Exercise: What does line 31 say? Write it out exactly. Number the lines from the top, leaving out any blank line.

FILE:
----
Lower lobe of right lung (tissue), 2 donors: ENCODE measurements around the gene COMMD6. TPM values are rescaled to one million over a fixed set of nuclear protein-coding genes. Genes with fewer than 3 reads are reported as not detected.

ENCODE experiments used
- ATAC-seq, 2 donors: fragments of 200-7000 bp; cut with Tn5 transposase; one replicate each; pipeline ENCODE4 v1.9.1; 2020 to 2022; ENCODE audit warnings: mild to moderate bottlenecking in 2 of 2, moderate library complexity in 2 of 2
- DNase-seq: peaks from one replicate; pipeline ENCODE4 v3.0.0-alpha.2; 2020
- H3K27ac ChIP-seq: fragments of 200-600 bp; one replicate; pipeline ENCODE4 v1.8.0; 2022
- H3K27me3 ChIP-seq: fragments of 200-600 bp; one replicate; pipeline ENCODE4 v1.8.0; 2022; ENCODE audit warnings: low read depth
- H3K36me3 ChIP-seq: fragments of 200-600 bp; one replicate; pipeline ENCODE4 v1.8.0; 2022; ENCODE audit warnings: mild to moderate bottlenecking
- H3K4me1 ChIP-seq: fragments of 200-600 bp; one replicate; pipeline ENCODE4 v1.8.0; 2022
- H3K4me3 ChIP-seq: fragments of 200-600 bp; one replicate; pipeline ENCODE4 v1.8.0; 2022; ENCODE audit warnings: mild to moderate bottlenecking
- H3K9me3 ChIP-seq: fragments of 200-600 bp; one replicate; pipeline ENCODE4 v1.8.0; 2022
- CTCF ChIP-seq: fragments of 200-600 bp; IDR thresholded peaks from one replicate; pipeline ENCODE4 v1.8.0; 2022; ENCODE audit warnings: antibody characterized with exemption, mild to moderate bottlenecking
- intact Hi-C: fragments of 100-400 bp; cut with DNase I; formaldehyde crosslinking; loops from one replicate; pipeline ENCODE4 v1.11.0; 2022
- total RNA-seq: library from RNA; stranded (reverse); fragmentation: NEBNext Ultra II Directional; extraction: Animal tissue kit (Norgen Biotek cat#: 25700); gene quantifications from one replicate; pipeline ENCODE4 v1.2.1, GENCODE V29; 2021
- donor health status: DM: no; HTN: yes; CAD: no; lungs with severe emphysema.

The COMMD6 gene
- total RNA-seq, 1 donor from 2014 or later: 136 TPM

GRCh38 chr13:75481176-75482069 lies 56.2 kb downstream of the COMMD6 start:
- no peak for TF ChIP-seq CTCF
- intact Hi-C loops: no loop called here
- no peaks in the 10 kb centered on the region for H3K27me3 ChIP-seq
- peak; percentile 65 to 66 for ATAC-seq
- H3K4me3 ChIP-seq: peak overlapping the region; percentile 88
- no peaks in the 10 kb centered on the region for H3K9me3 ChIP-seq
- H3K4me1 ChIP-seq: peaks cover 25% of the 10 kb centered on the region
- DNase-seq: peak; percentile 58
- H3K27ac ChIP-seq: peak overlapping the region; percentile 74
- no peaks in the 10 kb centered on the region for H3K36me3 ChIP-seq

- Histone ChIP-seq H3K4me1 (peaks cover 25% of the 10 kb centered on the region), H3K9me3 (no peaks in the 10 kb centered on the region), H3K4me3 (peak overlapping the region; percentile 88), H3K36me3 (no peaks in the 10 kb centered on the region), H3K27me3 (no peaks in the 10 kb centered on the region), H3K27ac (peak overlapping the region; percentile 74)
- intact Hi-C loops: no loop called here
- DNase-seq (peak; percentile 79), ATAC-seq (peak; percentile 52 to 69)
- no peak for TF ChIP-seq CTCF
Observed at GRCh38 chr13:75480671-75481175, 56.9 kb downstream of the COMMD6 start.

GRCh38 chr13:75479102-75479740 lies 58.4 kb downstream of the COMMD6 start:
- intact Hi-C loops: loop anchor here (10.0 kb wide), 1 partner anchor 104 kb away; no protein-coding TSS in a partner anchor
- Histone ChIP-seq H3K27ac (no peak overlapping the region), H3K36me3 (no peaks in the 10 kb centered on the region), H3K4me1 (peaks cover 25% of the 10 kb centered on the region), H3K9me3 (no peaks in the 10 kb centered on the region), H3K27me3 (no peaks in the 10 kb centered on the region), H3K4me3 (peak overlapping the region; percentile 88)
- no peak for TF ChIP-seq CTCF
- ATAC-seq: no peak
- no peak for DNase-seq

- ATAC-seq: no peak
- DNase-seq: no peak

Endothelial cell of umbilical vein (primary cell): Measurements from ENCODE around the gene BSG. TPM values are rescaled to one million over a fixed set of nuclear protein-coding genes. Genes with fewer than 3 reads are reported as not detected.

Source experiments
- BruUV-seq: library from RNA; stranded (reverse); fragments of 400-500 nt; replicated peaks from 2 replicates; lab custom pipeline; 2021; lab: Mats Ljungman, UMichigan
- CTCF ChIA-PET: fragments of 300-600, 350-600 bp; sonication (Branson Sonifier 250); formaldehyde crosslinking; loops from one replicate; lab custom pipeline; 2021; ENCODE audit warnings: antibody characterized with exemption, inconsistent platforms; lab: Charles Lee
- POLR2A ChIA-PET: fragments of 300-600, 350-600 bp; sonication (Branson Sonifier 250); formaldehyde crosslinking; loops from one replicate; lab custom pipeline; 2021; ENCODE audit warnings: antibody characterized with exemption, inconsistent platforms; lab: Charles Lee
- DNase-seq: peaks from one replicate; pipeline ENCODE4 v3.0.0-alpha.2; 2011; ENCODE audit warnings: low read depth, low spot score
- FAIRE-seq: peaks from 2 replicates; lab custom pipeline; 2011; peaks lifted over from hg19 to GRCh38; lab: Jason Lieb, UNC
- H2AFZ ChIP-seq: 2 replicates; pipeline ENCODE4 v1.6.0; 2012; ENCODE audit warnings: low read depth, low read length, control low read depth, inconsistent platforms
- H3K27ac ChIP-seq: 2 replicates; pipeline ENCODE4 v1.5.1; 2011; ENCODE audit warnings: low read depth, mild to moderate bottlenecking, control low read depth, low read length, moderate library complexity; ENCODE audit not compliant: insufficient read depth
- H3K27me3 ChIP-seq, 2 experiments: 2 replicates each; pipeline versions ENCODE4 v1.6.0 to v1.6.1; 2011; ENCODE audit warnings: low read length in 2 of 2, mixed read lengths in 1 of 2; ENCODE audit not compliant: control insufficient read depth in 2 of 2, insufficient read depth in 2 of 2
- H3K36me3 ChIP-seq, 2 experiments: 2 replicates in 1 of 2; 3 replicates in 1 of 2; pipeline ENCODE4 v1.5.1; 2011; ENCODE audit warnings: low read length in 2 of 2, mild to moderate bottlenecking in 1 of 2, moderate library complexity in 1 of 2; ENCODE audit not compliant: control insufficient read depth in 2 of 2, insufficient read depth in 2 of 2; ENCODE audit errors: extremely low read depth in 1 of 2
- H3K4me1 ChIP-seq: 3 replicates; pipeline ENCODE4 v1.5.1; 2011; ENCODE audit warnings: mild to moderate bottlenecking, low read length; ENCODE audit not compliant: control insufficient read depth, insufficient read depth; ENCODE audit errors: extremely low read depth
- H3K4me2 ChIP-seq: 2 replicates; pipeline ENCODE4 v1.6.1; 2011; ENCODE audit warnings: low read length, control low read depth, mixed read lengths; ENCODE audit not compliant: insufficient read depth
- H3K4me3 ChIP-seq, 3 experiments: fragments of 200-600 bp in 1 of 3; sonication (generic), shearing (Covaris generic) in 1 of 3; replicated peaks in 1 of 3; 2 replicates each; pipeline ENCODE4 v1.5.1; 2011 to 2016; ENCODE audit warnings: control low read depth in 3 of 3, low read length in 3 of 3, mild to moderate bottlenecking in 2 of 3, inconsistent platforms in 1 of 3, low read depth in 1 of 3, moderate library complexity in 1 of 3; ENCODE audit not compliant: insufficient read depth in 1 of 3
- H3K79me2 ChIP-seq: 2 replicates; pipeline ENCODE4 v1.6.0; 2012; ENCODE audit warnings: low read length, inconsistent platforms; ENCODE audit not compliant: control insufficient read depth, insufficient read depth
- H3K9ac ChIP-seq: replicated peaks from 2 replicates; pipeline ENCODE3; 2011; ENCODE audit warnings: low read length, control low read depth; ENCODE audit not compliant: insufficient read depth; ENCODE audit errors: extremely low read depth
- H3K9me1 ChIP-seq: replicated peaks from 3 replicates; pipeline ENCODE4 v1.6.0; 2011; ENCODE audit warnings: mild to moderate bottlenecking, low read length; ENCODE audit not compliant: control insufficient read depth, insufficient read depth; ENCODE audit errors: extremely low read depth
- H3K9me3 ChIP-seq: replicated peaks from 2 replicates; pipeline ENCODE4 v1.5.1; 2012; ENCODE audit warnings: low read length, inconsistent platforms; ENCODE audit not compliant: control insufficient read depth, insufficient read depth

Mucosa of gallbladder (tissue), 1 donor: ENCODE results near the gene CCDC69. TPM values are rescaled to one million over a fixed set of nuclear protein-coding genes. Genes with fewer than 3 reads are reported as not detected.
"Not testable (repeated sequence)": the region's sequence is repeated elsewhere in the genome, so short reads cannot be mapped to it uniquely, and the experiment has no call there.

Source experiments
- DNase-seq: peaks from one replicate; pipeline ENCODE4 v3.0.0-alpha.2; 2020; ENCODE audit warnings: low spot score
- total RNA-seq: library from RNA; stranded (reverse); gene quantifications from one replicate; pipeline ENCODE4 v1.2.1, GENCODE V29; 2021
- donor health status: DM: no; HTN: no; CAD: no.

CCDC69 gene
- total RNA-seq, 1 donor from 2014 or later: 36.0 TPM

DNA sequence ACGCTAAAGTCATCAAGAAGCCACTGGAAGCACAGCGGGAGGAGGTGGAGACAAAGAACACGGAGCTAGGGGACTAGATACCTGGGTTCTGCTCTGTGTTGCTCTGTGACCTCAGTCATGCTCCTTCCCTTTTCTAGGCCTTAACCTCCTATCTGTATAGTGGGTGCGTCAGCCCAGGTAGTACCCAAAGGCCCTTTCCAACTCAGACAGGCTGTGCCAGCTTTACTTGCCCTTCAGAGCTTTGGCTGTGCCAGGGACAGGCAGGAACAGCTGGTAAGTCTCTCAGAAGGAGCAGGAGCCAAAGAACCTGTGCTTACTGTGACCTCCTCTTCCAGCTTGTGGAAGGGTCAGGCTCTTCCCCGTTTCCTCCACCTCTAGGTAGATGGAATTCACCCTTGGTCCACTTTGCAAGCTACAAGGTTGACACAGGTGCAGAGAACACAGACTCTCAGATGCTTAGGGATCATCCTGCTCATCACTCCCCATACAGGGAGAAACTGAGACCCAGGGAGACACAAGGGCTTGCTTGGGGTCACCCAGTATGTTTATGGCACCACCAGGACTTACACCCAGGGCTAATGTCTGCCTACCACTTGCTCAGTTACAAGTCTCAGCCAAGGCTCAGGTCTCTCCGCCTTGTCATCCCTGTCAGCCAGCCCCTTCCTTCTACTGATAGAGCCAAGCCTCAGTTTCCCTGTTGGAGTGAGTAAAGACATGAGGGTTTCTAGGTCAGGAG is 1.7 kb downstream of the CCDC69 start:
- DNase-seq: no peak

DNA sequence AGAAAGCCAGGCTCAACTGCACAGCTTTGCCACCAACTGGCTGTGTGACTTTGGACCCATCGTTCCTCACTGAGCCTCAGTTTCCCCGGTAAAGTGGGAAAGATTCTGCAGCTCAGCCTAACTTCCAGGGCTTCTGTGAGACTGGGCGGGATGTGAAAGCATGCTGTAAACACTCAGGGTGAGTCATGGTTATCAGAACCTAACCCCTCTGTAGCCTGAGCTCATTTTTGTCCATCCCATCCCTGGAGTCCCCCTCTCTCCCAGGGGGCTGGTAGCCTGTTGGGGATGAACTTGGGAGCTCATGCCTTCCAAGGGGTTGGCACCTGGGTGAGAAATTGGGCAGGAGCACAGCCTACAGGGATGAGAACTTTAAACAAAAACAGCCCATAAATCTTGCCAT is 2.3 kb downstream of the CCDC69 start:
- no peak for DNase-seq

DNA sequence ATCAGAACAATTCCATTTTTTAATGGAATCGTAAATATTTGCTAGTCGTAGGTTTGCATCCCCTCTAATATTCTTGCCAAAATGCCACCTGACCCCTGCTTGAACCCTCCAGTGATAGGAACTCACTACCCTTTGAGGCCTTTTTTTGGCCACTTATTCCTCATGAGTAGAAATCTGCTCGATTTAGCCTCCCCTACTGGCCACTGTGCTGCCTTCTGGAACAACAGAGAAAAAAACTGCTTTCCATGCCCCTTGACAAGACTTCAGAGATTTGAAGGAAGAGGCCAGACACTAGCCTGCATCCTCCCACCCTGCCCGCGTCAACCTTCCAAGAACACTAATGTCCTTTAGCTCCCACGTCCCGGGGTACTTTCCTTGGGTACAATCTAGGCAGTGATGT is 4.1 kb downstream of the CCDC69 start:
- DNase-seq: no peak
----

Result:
- no peak for TF ChIP-seq CTCF